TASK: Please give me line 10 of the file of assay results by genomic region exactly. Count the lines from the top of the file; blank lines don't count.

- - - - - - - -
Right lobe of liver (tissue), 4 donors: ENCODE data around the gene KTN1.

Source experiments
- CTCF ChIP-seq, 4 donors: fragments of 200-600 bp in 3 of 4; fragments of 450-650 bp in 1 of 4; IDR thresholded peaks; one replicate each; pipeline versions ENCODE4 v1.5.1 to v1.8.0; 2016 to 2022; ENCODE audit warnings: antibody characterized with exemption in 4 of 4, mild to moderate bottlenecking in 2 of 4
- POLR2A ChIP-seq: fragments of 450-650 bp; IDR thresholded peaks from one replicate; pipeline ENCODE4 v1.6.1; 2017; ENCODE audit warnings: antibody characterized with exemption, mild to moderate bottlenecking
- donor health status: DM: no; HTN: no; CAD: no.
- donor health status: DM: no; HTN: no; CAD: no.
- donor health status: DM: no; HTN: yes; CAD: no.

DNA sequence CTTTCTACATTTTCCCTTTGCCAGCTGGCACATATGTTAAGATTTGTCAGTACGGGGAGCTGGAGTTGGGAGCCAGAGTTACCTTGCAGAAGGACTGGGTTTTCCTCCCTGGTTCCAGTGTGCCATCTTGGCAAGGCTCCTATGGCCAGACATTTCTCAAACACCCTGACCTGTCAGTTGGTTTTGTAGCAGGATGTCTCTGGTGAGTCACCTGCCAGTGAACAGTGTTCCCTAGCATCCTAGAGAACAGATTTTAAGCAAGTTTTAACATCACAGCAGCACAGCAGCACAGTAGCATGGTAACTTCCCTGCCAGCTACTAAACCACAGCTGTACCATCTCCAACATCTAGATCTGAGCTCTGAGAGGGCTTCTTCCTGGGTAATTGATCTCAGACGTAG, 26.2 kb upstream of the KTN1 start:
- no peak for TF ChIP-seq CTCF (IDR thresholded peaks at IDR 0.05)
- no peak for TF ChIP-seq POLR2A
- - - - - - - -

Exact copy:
- no peak for TF ChIP-seq POLR2A